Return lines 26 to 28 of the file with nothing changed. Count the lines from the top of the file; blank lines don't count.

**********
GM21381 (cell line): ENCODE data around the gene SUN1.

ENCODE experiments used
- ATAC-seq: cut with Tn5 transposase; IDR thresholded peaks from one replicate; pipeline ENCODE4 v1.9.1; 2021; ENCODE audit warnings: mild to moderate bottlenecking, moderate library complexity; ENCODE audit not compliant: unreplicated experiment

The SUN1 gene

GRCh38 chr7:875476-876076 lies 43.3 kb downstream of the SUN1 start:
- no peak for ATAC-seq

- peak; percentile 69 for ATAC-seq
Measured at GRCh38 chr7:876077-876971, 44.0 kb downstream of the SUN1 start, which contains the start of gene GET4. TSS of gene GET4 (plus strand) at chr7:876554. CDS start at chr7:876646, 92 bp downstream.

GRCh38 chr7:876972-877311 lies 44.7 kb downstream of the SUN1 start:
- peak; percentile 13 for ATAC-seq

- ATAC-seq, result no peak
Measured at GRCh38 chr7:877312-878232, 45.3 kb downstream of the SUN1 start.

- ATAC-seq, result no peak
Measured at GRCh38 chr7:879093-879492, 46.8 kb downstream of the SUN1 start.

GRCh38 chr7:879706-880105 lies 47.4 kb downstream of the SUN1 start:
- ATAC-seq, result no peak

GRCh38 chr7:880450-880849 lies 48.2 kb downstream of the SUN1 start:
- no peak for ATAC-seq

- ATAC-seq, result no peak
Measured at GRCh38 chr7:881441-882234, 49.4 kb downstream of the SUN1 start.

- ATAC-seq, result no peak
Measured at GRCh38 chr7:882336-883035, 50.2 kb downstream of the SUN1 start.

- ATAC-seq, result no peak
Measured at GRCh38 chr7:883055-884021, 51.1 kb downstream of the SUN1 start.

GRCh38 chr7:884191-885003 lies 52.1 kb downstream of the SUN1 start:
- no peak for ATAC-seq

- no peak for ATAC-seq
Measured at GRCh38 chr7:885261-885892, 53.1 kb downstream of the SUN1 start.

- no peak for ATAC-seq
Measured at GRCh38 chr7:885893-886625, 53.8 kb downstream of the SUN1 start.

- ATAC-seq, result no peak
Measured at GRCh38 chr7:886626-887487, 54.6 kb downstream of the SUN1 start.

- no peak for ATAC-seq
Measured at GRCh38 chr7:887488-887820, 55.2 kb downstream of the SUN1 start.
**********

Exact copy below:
- no peak for ATAC-seq

- no peak for ATAC-seq
Measured at GRCh38 chr7:885261-885892, 53.1 kb downstream of the SUN1 start.